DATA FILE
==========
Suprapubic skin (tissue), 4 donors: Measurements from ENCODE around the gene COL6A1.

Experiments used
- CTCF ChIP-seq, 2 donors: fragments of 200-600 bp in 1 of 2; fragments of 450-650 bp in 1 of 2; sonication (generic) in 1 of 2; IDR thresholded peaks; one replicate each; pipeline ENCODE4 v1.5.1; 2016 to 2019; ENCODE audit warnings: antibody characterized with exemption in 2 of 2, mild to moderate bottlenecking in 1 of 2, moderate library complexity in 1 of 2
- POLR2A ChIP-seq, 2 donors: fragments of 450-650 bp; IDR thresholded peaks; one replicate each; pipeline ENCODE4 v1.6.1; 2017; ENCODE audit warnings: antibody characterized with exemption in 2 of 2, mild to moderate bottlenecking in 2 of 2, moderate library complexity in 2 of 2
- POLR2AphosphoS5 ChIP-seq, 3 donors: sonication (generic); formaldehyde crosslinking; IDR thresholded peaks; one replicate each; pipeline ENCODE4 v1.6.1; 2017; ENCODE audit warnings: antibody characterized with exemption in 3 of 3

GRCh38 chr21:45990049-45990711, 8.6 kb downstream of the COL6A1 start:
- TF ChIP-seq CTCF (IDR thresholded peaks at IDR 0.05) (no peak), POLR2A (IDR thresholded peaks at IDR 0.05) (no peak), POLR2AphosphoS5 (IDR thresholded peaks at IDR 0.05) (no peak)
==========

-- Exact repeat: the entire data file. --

Suprapubic skin (tissue), 4 donors: Measurements from ENCODE around the gene COL6A1.

Experiments used
- CTCF ChIP-seq, 2 donors: fragments of 200-600 bp in 1 of 2; fragments of 450-650 bp in 1 of 2; sonication (generic) in 1 of 2; IDR thresholded peaks; one replicate each; pipeline ENCODE4 v1.5.1; 2016 to 2019; ENCODE audit warnings: antibody characterized with exemption in 2 of 2, mild to moderate bottlenecking in 1 of 2, moderate library complexity in 1 of 2
- POLR2A ChIP-seq, 2 donors: fragments of 450-650 bp; IDR thresholded peaks; one replicate each; pipeline ENCODE4 v1.6.1; 2017; ENCODE audit warnings: antibody characterized with exemption in 2 of 2, mild to moderate bottlenecking in 2 of 2, moderate library complexity in 2 of 2
- POLR2AphosphoS5 ChIP-seq, 3 donors: sonication (generic); formaldehyde crosslinking; IDR thresholded peaks; one replicate each; pipeline ENCODE4 v1.6.1; 2017; ENCODE audit warnings: antibody characterized with exemption in 3 of 3

GRCh38 chr21:45990049-45990711, 8.6 kb downstream of the COL6A1 start:
- TF ChIP-seq CTCF (IDR thresholded peaks at IDR 0.05) (no peak), POLR2A (IDR thresholded peaks at IDR 0.05) (no peak), POLR2AphosphoS5 (IDR thresholded peaks at IDR 0.05) (no peak)